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erally attribute to the painter. But here lies is true; his landscapes pure and simple are the great, the lovable fact about Diaz. With not half so strong in numbers: but in spite all his troubles, with all his pain, with all his of this, the first picture by Diaz to which it fiery declamation over the incidents of his seems fairest to refer in this place is a cerlife, he remained unspoiled, remained a gentle, tain composition called «The Bather, which winning nature, responsive to the most subtly hangs in one of the great private galleries of poetic appeals of the forest to which he had London. The single figure in the design, consecrated himself, and quick to feel the though to assert that, after all, Diaz should most delicate emotions. Thus there existed have been a landscapist and nothing else, is in him, with more definiteness than most men so swiftly and broadly brushed in that it has experience, absolute sunshine and absolute no charm of individuality whatever. You feel shadow, the one playing ceaselessly over the that this peasant woman, seated at her abluother, and drawing from it strength and power. tions on the brink of a sedgy pool in the late His abundance of gaiety as an artist, there- afternoon, is the merest accident in the scene. fore, is never to be taken as mere superficial The scene itself is the thing. Mossy rocks rise contentment with things of gaiety and light- from the edge of the pool on one side, and ness. Fixed firm in his belief in the more break the transition from still, smooth water serious elements of his nature, he gave him to the thick grove beyond. On the other side self with delightful elasticity, delightful in- of the pool, to the left, where the bather sits, genuousness, to the sunny walks of life and the land is heaved up in grass-grown rocky art. Diaz was beyond a doubt capable of pro- strata until the sky-line is reached above the found feeling. The volubility, the stormy talk, low trees and brushwood well toward the top of which his friends have left such entertain- of the canvas. The principal characterising records, was not the mere froth and fumetics of this painting are among the very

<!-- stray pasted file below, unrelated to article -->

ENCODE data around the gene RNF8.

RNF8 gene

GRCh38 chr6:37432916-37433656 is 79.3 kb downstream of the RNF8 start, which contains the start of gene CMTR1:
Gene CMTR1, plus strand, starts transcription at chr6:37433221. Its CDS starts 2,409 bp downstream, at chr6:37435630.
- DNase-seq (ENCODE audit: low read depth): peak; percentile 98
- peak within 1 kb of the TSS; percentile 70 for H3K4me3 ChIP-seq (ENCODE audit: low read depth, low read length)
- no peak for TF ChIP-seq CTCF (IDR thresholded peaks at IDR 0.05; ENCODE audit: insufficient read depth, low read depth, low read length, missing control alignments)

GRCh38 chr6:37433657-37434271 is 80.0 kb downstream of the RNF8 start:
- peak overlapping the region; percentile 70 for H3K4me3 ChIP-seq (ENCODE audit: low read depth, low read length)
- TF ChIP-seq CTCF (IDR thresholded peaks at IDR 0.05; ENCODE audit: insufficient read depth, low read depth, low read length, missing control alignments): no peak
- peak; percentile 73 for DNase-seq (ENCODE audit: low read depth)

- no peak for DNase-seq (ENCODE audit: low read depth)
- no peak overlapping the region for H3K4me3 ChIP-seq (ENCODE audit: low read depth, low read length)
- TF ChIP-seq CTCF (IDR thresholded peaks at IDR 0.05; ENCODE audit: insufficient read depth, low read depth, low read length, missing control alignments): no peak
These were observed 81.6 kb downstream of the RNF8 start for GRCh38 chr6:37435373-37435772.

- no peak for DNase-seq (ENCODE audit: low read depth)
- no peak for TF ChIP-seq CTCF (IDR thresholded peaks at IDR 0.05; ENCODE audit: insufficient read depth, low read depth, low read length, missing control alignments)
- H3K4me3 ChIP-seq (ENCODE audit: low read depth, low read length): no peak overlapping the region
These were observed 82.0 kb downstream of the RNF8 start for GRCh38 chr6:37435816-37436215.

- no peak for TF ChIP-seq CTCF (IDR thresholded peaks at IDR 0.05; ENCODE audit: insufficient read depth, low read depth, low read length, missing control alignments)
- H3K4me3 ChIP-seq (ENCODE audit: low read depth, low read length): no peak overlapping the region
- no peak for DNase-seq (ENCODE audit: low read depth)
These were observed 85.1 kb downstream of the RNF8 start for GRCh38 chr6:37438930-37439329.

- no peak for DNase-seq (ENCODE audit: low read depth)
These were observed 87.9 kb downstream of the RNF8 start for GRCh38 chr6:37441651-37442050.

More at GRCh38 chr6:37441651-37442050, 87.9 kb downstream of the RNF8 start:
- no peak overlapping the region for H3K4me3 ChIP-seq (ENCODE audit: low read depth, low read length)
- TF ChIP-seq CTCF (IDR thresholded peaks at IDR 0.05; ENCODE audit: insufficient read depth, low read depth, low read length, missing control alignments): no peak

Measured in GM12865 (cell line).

first of a volatile Frenchman. Under it all he pos- virtues of Diaz-a straightforward massing sessed a warm, generous nature, a sympathy of foreground, middle distance, and highest which, much more legitimately than his sensu- plane; a natural but extremely artistic and ous delight in color, carries us close to the es- picturesque distribution of light and shade; sential character of his art.